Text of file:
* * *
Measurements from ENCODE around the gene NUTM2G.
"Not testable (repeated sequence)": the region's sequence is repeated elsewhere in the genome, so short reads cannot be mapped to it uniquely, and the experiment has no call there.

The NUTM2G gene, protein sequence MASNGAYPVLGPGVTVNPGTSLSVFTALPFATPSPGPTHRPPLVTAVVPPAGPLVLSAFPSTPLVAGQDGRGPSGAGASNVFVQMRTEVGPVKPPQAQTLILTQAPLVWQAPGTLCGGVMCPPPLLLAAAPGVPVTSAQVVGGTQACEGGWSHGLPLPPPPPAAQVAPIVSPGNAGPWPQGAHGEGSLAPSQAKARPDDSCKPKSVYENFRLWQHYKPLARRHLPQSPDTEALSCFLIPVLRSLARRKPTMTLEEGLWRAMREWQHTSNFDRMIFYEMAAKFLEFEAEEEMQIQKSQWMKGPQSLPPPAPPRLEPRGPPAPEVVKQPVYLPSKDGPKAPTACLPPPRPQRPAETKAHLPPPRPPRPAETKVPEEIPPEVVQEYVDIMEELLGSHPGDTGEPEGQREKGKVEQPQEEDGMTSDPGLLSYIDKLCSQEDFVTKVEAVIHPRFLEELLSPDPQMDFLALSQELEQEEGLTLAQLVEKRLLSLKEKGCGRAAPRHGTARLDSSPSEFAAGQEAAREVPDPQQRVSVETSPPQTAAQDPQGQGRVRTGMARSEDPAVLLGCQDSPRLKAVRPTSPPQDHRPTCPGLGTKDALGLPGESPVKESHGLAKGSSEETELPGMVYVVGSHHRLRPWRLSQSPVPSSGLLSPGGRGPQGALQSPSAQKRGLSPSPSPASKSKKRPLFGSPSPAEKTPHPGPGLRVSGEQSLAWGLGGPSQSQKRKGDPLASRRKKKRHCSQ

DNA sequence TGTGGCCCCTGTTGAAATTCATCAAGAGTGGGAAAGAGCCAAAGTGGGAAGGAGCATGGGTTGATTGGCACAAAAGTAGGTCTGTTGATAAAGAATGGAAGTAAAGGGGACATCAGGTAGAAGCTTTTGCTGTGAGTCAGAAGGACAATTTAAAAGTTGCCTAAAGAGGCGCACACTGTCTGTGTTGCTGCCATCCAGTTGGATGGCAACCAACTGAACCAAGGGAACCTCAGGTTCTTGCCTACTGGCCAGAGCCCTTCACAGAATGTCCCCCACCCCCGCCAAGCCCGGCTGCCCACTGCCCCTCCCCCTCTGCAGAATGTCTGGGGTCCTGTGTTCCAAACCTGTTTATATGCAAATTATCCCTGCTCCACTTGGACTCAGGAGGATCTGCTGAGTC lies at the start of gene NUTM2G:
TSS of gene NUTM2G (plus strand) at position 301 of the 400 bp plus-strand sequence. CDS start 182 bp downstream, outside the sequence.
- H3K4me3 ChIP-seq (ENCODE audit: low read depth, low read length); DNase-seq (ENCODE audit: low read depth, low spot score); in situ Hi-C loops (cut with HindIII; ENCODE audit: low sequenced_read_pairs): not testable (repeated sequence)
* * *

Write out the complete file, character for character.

Measurements from ENCODE around the gene NUTM2G.
"Not testable (repeated sequence)": the region's sequence is repeated elsewhere in the genome, so short reads cannot be mapped to it uniquely, and the experiment has no call there.

The NUTM2G gene, protein sequence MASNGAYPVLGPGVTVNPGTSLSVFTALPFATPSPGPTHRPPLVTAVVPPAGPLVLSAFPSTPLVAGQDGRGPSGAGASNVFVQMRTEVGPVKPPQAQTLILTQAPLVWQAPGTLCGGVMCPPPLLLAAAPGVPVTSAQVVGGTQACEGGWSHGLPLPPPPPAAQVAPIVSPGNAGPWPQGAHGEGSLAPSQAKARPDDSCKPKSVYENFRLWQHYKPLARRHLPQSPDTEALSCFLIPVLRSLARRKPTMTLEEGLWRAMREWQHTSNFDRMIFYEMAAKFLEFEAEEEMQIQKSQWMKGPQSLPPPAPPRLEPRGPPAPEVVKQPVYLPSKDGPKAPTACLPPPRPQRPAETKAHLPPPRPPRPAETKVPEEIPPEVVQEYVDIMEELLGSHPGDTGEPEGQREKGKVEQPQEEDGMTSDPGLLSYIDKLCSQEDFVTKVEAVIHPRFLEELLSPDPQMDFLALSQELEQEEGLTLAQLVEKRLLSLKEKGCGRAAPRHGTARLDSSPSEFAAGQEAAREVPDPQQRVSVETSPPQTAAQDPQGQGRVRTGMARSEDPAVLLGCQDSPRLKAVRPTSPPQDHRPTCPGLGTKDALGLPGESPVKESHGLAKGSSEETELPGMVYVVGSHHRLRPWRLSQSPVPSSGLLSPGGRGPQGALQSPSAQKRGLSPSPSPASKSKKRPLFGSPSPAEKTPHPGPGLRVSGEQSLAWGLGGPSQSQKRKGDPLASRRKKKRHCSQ

DNA sequence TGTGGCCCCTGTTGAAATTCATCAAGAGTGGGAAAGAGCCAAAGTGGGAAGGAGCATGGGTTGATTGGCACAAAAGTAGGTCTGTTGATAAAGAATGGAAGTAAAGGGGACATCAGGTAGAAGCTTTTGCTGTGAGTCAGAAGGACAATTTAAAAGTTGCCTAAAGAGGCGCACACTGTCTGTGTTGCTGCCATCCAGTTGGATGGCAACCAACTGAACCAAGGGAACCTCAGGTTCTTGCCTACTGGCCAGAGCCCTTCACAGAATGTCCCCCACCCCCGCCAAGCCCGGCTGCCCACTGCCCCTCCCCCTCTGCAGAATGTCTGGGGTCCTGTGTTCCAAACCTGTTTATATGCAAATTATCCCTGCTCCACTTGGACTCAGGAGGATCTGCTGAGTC lies at the start of gene NUTM2G:
TSS of gene NUTM2G (plus strand) at position 301 of the 400 bp plus-strand sequence. CDS start 182 bp downstream, outside the sequence.
- H3K4me3 ChIP-seq (ENCODE audit: low read depth, low read length); DNase-seq (ENCODE audit: low read depth, low spot score); in situ Hi-C loops (cut with HindIII; ENCODE audit: low sequenced_read_pairs): not testable (repeated sequence)